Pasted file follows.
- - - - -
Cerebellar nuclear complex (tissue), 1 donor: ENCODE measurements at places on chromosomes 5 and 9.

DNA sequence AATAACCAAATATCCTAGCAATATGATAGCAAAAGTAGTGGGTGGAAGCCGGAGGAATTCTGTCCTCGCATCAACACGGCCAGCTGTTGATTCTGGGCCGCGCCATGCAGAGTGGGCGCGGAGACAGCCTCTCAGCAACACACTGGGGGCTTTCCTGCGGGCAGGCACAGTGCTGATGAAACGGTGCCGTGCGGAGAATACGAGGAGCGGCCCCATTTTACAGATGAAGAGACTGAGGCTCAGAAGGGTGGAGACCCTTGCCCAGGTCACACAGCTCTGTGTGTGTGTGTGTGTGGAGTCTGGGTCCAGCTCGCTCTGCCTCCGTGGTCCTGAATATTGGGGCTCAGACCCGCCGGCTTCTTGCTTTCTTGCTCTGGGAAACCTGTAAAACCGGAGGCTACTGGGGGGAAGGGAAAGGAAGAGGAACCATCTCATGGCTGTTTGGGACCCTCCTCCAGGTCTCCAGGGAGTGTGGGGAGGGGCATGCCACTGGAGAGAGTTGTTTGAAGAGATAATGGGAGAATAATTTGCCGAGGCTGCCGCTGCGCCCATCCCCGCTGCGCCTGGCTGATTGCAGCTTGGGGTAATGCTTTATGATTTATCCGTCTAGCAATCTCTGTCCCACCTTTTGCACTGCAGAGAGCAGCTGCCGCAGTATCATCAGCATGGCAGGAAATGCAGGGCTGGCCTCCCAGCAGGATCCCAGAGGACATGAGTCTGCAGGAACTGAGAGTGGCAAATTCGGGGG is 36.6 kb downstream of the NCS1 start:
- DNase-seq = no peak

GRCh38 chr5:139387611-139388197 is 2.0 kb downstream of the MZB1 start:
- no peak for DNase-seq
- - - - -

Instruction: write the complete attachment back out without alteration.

Cerebellar nuclear complex (tissue), 1 donor: ENCODE measurements at places on chromosomes 5 and 9.

DNA sequence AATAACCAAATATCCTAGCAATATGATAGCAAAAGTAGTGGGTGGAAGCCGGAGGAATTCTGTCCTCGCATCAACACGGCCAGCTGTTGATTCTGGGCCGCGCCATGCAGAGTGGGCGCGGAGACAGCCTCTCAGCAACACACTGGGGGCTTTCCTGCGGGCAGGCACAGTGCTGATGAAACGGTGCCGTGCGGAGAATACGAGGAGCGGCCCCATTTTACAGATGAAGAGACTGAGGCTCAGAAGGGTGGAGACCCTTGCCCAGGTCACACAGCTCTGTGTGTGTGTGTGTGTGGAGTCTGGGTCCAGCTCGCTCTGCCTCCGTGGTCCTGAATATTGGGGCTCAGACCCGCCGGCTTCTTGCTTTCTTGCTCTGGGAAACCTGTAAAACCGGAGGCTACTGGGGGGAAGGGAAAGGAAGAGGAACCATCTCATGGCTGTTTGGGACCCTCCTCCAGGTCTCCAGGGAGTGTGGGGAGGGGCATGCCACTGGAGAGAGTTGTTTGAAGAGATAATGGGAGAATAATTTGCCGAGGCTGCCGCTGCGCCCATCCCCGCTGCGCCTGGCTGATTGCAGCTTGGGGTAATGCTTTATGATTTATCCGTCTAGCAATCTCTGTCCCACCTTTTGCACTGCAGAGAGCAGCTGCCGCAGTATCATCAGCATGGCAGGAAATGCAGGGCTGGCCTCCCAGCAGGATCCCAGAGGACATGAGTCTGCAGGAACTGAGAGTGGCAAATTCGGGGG is 36.6 kb downstream of the NCS1 start:
- DNase-seq = no peak

GRCh38 chr5:139387611-139388197 is 2.0 kb downstream of the MZB1 start:
- no peak for DNase-seq